• 0 avatar
      slavuta

      Forte is made in Mexico, so they should be fine. Optima on the other hand is US-made

    • 0 avatar
      bd2

      The past couple of years have been rough in Kia (at least here in the US), but some of that downturn is due to cutting back on fleet sales and some of it is due to an aging lineup.

      Things should start changing with a new Soul and Forte on the way, along with the Telluride and facelifts for the Sorento and Sedona.

      Could also use a greater supply of the Sportage, but the Sportage is in heavy demand over in Europe (Kia need to increase supply by starting Sportage production at its plant in Mexico).

  • avatar
    Blackcloud_9

    I’m glad they’re planning to keep the Cadenza around. I’m exactly the buyer they are looking for. I’d love to own a big easy-driving sedan. My boy-racer – if it only had 500 HP – track-ready car – days are far behind me.

    • 0 avatar
      TMA1

      There’s a newish Cadenza in my parking garage. It’s a sharp looking car.

    • 0 avatar
      Middle-Aged Miata Man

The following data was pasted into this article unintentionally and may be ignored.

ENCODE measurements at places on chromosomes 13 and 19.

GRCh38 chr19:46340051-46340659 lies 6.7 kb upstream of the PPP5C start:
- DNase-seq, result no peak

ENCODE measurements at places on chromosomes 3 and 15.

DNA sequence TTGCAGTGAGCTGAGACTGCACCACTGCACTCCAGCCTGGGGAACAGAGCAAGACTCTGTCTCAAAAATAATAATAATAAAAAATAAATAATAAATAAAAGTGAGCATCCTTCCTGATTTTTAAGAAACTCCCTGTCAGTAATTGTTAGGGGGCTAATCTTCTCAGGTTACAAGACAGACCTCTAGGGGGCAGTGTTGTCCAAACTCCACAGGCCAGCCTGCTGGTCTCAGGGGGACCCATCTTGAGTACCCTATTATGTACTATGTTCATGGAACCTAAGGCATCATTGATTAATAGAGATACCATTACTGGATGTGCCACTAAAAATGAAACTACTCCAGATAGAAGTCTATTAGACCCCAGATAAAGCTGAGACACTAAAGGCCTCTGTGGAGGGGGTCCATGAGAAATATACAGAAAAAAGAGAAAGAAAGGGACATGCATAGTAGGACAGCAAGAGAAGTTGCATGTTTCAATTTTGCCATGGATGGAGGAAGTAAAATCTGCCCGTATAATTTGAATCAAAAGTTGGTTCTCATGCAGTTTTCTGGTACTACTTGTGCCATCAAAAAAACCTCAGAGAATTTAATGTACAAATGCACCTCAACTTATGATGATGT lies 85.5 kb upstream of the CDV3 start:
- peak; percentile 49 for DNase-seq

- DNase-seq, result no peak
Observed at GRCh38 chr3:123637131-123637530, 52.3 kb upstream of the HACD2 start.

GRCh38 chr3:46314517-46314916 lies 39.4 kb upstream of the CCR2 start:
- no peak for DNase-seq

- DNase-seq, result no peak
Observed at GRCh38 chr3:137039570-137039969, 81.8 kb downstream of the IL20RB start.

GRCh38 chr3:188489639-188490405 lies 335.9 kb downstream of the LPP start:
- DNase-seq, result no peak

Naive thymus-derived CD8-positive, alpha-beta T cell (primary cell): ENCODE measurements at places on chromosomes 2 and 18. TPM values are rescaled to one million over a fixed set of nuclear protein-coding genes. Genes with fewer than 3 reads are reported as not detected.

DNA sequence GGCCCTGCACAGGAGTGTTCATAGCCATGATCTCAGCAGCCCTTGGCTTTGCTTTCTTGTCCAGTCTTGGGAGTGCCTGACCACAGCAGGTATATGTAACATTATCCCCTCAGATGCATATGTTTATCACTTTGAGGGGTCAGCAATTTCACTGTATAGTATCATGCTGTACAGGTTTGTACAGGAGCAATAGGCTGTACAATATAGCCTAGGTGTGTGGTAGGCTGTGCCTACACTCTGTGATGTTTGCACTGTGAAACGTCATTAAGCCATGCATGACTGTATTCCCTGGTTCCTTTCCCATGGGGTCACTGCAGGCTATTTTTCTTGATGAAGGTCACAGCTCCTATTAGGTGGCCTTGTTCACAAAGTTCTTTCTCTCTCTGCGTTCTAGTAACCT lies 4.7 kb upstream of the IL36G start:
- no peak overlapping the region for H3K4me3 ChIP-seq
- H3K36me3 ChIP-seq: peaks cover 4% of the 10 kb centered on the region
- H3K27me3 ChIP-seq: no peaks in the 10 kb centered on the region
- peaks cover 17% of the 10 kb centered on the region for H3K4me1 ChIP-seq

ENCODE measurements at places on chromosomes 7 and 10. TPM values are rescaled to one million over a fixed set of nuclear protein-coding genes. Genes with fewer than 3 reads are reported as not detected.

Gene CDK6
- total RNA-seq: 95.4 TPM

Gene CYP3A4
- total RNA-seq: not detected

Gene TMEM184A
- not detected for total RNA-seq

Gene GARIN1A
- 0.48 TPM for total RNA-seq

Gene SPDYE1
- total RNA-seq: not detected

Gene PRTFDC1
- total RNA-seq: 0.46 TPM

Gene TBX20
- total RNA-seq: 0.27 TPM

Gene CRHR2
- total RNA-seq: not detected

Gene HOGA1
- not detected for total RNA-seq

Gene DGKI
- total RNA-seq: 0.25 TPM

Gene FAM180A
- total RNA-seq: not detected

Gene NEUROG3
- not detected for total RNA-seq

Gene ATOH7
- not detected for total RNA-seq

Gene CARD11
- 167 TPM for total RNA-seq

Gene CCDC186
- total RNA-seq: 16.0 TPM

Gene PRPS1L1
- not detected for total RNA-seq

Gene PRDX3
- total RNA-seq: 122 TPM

FWIW I’m on my second Cadenza, a 2017 SXL. It’s shaping up to be my favorite out of the 15+ cars I’ve owned.

    • 0 avatar
      bd2

      Glad that Kia is keeping the Cadenza around (much rather have that in SX-L trim than something like the ES).

      However, would like to see Kia improve the handling and steering feel w/o compromising the ride quality (as Hyundai had done for the Sonata’s facelift).

      • 0 avatar
        Middle-Aged Miata Man

        Both steering feel and cornering are significantly better than on the ’15 Premium I had before. Overall ride quality seems about the same; my only complaint (for both cars) is that it loses a bit of composure over washboard-like road surfaces.

  • avatar
    arach